I was a fan of Goldman Sachs Group Inc (NYSE:GS) well before the firm went public a couple of decades ago.
This is where some of the best brains on Wall Street have always gathered to maximize profit for clients, themselves and ultimately shareholders.
While the company’s growth ramp hasn’t always pointed straight up, it has remained on a firm rising path through boom and bust alike.
Investors who bought GS when it first went public back in 1999 have multiplied their starting stake close to 400% while cashing regular dividends every quarter.
Even in the depths of the credit crunch, the payout never retreated and the yield almost never got above 1.7%.
That’s a testament to the stock’s mystique and management’s acumen. They’ve never needed to offer more cash in order to keep the shares moving.
But even at an implied yield closer to 1% right now, GS is still worth accumulating on the dips. This is a stock that’s spent most of its life within reach of record territory, so it isn’t alarming to see it up 80% since last June.
Now that the rally has finally and decisively breached the 2007 limits, it’s time once again to see how far this stock can climb. From an upside perspective, this is the best time to buy GS in over a decade now that the last technical overhang from the 2008 crash has resolved. It’s time for management to get back to work building the future of Wall Street.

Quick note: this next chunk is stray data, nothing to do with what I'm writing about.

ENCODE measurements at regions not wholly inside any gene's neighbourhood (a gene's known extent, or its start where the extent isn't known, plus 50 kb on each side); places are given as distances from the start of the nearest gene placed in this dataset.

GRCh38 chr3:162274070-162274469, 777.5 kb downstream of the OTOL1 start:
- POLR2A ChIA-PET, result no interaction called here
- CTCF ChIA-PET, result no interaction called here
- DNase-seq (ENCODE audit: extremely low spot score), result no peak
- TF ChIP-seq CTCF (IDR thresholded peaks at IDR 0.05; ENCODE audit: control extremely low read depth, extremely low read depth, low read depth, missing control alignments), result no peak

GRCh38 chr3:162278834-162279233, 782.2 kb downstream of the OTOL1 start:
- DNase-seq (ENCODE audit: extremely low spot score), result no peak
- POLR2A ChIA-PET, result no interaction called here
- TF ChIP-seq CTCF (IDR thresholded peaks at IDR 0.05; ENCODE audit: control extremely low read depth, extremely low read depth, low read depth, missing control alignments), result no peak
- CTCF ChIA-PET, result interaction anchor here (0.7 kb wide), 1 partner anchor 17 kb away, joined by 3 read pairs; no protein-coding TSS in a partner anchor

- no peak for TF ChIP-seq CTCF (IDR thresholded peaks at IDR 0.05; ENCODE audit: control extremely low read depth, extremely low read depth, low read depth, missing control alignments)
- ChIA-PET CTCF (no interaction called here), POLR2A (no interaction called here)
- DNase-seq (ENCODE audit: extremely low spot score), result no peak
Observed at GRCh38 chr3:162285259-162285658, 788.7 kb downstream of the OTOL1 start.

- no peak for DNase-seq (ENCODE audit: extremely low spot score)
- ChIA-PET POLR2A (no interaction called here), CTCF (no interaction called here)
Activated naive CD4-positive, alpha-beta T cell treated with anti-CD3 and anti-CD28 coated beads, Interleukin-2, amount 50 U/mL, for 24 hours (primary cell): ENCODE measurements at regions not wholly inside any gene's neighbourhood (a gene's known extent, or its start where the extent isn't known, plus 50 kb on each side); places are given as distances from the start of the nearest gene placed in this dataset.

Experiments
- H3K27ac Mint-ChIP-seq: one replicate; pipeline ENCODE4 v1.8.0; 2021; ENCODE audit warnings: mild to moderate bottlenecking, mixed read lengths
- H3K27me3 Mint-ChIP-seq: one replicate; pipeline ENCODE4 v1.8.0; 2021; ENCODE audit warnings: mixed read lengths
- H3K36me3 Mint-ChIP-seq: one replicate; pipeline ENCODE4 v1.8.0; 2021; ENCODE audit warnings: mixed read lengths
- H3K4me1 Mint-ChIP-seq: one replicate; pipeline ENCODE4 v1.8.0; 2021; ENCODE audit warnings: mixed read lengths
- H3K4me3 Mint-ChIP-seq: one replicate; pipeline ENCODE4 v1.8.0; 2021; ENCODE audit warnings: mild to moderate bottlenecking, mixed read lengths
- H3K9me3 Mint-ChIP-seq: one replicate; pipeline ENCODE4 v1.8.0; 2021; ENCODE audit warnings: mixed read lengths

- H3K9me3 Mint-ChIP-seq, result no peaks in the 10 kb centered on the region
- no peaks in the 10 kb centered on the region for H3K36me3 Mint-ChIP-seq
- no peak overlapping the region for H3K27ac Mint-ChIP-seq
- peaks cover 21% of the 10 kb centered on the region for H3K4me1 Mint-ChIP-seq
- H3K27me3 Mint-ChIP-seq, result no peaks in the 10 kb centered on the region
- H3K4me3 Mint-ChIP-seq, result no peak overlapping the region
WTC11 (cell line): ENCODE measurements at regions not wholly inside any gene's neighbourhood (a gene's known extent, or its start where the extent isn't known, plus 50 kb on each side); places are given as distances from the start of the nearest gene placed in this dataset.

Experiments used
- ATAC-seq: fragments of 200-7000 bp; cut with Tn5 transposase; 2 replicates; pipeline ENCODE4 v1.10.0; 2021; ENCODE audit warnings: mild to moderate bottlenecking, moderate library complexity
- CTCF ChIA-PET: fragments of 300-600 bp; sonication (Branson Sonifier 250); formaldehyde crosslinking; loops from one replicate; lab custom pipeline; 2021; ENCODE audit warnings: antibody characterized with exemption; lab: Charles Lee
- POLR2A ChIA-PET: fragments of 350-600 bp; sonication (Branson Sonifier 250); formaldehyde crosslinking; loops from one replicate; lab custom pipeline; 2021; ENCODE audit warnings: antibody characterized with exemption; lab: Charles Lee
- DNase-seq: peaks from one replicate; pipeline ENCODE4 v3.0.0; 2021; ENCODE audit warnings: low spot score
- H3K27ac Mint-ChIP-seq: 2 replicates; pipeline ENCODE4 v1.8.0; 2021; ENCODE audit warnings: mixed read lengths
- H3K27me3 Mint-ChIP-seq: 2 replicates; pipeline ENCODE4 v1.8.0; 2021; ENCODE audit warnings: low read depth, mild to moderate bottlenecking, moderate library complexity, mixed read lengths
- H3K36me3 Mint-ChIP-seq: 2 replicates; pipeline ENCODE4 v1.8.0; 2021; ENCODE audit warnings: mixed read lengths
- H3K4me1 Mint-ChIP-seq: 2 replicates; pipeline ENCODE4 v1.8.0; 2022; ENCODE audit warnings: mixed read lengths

Building the Future of Wall Street
The company has invested in the cutting-edge technologies that have the best and brightest chance of transforming the financial industry. GS is a leader in applying the promise of blockchain (the system behind bitcoin and other cryptocurrencies) to address real-world business needs. Whether it’s rolling out new financial technologies or coming up with new models for delivering world-class investment research and trading models, odds are good GS will reap the rewards before other investment banks even see the wave coming.
And it’s that attention to innovation that translates into a solid and more sustainable return on capital.
While other Wall Street giants wobble from quarter to quarter on trading volumes and interest rates, GS keeps building on internal momentum to support long-term growth targets north of 20% per year.
The recent $5 billion hit on earnings reflects the one-time impact of the new tax rules rippling through the way the accountants measure the firm’s assets and liabilities. On an operating basis, I’d rather be here than in Morgan Stanley (NYSE:MS) or JPMorgan Chase & Co. (NYSE:JPM). Now that the hit is behind the company, it’s time for GS to stretch its muscles and reach for the big sky that’s been denied to shareholders since 2007.
At barely 1.3X book value and a 1% dividend yield, the stock is still cheap by historical standards, but that may not be the case for long.
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Source: Investor Place